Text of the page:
The experiment was carried out at the piggery unit of the Directorate of University Farms, (DUFARMS) Federal University of Agriculture, Abeokuta, Alabata, Ogun State, Nigeria from March 2019 to July 2019. The site is situated in the derived savanna zone of Southwestern Nigeria on Latitude 7°9'39N and 3°20'54E and 76 m above sea level. The mean annual rainfall is 1040 mm and occurs from March to October, the temperature average is 34°C throughout the year.
Processing of test ingredients
Cassava peel meal (CPM) and cassava leaf meal (CLM)
Dried cassava peels were obtained from the cassava processing plant in Igbo-ora, Oyo state, Nigeria. The dried peels were subsequently hammer milled (2 mm sieve) to yield cassava peel meal (CPM) and stored in bags. Fresh cassava leaves without petioles were manually plucked from an established cassava farm (Odeda, Ogun State, Nigeria). The leaves were evenly spread on the concrete floor and sun-dried for 2-3 days until the dried leaves became crispy while still retaining the greenish colouration. The dried crispy leaves were milled (2 mm sieve) to yield cassava leaf meal (CLM) which was stored in plastic bags under room temperature.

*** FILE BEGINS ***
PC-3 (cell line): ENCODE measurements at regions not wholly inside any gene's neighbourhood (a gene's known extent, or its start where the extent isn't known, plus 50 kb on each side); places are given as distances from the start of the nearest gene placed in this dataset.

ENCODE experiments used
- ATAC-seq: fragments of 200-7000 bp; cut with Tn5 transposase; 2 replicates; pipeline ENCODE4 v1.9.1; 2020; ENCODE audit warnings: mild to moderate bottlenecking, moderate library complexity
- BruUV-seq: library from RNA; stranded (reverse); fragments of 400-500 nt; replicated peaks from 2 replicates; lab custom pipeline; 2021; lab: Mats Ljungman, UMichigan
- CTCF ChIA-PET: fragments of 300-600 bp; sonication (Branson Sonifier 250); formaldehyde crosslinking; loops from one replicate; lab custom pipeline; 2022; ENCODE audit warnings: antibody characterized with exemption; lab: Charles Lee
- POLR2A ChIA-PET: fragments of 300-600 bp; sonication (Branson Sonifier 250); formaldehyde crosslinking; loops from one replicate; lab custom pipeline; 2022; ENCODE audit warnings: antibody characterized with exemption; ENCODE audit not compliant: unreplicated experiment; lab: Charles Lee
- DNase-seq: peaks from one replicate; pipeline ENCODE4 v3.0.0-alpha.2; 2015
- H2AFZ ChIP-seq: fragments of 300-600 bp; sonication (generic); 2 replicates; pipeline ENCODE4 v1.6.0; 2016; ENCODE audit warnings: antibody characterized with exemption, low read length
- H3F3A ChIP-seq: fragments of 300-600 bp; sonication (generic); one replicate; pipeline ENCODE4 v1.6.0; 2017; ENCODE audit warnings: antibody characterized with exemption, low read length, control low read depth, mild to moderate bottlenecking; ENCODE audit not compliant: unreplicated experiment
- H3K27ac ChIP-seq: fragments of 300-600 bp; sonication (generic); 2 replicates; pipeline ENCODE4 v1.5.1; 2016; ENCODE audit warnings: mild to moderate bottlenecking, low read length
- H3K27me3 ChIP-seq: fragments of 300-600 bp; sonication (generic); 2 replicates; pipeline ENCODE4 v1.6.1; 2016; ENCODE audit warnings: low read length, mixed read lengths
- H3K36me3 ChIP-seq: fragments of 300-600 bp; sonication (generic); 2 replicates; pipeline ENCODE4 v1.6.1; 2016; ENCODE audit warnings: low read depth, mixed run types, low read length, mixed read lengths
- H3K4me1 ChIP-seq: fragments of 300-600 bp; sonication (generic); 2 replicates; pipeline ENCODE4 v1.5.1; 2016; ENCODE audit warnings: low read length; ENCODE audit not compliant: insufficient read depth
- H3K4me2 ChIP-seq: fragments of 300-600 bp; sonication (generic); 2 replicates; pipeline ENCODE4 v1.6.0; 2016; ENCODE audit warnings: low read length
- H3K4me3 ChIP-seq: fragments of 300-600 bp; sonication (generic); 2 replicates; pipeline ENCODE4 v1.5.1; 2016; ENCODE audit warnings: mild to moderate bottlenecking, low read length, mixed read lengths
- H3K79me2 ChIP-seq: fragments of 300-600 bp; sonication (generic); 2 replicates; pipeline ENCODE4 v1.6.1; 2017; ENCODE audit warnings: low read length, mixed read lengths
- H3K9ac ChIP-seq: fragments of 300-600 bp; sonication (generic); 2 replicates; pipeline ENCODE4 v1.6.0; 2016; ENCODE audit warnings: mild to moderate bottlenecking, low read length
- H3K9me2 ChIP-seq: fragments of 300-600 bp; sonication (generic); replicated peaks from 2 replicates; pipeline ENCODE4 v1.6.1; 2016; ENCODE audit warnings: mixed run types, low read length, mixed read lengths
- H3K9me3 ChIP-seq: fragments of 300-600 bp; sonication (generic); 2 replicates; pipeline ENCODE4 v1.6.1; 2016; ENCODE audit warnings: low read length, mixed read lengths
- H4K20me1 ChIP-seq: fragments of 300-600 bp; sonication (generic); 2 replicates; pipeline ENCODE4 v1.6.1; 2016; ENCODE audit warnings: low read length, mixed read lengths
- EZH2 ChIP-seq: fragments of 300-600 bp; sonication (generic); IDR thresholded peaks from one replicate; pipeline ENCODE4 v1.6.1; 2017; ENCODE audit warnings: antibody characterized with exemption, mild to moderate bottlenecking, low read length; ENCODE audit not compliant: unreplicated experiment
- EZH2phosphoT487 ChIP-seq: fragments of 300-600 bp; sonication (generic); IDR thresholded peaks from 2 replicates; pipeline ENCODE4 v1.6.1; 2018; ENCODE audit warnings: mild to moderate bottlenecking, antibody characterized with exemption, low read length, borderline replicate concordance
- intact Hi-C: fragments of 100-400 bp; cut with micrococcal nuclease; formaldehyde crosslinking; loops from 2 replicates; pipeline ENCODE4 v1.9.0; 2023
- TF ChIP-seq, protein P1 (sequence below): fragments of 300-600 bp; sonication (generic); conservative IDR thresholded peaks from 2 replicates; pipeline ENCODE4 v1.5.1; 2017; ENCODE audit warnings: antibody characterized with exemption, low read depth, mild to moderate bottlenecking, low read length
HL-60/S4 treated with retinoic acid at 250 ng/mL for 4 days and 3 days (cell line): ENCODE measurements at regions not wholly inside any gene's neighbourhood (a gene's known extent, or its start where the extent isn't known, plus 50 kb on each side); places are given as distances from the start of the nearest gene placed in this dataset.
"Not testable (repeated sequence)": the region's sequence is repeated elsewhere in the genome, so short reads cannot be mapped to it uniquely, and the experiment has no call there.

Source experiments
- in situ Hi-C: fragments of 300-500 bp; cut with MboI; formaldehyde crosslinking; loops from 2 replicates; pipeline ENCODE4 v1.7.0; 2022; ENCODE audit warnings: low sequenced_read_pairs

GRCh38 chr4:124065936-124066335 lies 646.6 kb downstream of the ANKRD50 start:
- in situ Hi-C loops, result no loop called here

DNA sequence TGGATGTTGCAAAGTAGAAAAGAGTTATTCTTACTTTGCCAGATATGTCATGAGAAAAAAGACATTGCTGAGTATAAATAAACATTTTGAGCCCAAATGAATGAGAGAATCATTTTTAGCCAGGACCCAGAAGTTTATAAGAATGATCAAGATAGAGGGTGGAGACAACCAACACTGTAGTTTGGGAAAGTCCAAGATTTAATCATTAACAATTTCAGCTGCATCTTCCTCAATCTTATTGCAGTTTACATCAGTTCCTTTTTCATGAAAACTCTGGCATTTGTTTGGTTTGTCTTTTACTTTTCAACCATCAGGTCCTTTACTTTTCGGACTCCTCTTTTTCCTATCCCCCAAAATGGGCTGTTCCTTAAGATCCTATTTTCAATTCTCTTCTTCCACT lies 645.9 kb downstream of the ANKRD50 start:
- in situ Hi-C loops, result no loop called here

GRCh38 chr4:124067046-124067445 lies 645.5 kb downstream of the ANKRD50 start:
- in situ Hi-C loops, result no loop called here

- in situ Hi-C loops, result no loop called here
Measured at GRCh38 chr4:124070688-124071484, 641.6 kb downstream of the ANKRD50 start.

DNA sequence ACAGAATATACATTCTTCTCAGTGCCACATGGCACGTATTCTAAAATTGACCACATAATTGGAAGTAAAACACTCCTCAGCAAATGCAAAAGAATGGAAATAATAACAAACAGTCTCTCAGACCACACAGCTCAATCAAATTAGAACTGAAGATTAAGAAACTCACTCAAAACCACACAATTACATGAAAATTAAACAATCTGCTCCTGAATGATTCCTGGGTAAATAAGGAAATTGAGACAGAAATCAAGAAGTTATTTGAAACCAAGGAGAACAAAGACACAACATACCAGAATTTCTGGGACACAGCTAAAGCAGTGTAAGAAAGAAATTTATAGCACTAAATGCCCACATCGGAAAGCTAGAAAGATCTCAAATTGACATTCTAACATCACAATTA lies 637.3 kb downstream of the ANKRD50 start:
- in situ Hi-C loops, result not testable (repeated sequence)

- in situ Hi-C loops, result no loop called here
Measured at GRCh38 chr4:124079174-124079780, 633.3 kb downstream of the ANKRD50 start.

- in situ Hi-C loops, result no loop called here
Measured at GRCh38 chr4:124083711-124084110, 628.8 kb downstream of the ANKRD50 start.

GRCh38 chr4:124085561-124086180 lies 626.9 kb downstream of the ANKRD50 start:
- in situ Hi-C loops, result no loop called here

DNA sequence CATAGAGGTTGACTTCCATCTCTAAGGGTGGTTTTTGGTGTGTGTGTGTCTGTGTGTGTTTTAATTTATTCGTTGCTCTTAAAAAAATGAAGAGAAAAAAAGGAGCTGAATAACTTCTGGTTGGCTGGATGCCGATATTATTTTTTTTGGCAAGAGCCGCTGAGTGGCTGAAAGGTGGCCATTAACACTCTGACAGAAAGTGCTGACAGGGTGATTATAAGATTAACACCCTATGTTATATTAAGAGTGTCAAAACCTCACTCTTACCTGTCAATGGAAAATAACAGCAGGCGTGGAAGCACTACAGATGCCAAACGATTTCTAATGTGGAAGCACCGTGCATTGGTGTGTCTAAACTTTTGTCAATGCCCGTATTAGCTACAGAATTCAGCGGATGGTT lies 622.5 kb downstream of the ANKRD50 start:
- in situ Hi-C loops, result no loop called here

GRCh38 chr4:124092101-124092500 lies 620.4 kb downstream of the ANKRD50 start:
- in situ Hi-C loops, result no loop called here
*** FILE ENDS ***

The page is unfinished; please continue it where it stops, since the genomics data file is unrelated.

Unfermented cassava peel-leaf blend (UCPLB)
A blend of cassava peel meal (CPM) and cassava leaf meal (CLM) was prepared using the Pearson Square method according to Adeyemi et al., (2014) by mixing at a ratio of  5: 1 (5 parts CPM: 1 part CLM) to form an unfermented cassava peel-leaf blend (UCPLB) with a protein content of 8.83%. Crude protein contribution from individual components in the mix is 81.26% and 18.74% from CPM and CLM respectively.

Water fermented cassava peel-leaf blend (WCPLB)